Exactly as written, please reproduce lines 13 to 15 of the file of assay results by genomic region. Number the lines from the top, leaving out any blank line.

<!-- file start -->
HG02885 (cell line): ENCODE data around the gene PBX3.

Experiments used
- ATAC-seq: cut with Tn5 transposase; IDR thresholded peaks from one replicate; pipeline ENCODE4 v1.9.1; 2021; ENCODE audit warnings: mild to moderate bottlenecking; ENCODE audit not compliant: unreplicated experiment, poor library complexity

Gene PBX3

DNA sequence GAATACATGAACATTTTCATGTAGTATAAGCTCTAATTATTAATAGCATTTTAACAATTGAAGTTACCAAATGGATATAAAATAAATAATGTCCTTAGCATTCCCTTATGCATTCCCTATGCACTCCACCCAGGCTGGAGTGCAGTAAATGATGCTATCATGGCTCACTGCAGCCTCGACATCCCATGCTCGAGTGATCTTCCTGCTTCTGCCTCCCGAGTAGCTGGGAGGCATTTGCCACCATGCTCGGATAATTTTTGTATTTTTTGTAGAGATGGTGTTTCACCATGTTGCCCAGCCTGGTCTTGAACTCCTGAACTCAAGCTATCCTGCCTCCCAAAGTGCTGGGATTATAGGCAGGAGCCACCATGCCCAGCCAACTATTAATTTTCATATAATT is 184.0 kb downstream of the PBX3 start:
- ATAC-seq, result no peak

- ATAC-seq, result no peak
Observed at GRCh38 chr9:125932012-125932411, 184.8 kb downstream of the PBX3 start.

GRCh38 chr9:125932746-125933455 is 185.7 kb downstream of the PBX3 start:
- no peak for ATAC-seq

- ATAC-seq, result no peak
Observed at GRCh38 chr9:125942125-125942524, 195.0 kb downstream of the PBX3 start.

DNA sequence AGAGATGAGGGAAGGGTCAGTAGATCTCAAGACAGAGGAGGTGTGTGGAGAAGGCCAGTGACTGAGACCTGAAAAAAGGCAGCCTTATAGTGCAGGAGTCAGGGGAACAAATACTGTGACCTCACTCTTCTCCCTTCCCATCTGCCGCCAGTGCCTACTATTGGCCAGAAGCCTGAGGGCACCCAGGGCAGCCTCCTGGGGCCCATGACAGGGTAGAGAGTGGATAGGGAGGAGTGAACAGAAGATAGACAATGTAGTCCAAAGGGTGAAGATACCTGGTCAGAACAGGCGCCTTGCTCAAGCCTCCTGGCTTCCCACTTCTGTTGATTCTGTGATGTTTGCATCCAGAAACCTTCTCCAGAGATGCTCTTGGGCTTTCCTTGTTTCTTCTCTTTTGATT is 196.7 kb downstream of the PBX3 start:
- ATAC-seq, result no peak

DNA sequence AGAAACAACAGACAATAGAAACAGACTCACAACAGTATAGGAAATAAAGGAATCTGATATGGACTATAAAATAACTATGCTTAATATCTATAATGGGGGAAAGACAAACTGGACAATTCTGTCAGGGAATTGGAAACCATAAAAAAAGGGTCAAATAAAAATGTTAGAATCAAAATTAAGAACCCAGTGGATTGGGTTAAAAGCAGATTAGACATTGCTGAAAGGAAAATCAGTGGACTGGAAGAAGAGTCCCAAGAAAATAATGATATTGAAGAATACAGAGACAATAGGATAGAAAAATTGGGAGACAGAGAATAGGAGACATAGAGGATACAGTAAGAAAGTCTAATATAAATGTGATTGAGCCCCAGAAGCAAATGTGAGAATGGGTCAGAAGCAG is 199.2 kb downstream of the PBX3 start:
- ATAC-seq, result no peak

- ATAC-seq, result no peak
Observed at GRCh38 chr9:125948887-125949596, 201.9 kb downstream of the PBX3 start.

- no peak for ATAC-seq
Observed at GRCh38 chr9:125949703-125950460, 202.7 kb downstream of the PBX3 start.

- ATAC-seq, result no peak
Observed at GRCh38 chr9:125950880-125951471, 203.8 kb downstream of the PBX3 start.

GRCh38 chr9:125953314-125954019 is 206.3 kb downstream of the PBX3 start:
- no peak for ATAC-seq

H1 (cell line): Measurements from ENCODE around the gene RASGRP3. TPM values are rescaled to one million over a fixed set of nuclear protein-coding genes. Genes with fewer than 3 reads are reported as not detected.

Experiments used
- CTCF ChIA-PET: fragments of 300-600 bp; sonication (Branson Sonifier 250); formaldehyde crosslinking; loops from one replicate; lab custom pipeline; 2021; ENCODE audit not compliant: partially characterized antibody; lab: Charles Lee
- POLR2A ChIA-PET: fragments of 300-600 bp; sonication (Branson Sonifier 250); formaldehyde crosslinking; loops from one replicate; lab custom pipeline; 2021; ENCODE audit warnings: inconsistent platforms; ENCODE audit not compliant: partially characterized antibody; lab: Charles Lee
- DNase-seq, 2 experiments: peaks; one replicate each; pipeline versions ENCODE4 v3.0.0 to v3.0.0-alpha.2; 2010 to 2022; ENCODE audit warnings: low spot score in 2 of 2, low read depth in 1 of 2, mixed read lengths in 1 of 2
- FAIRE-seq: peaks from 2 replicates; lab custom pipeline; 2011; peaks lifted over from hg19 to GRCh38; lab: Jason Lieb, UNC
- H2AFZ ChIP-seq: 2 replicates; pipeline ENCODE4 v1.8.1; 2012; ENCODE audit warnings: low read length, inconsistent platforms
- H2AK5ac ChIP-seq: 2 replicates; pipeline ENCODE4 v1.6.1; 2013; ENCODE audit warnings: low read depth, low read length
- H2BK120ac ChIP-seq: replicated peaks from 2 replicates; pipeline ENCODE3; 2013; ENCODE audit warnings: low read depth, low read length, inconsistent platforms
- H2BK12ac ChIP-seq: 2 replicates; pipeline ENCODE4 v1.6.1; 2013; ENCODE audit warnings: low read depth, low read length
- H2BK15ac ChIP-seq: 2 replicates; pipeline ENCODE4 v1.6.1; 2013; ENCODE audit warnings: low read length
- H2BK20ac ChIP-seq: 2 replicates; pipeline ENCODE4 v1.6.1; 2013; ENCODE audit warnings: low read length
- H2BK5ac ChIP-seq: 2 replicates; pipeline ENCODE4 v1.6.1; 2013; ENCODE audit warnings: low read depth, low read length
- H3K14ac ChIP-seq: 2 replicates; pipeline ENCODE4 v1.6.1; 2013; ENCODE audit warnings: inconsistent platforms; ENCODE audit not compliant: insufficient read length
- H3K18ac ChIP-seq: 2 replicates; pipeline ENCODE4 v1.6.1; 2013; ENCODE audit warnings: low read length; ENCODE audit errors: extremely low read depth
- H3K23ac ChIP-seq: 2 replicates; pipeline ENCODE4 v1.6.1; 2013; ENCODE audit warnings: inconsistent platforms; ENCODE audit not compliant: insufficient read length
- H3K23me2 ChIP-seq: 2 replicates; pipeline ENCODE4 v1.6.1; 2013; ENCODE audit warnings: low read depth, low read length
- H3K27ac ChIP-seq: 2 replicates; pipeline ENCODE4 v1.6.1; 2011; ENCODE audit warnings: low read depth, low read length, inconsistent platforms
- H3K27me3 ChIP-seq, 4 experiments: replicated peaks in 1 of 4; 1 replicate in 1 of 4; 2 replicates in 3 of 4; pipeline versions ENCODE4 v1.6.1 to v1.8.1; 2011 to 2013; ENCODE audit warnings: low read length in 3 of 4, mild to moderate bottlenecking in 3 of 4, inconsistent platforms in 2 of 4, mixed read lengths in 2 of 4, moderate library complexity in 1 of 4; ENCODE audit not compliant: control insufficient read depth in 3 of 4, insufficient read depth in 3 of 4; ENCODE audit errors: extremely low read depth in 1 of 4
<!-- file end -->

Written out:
DNA sequence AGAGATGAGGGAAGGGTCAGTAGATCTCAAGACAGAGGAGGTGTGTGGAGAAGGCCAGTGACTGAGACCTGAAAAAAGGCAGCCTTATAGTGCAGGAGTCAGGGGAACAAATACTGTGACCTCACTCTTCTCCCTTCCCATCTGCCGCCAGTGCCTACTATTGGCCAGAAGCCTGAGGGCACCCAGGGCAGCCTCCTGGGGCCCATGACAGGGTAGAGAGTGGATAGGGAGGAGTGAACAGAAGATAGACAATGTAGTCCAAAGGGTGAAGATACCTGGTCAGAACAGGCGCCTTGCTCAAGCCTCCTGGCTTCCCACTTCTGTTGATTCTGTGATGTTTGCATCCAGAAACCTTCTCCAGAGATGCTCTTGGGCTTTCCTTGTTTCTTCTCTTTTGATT is 196.7 kb downstream of the PBX3 start:
- ATAC-seq, result no peak

DNA sequence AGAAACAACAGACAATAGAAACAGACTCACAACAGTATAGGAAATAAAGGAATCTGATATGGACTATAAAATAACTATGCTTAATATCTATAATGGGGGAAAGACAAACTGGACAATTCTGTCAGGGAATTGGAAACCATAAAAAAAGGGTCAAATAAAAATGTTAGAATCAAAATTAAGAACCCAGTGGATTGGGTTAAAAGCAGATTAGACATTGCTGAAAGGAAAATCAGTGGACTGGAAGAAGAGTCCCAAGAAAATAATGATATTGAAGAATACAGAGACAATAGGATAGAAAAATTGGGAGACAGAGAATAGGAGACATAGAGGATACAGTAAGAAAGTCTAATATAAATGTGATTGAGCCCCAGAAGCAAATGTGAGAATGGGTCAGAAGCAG is 199.2 kb downstream of the PBX3 start: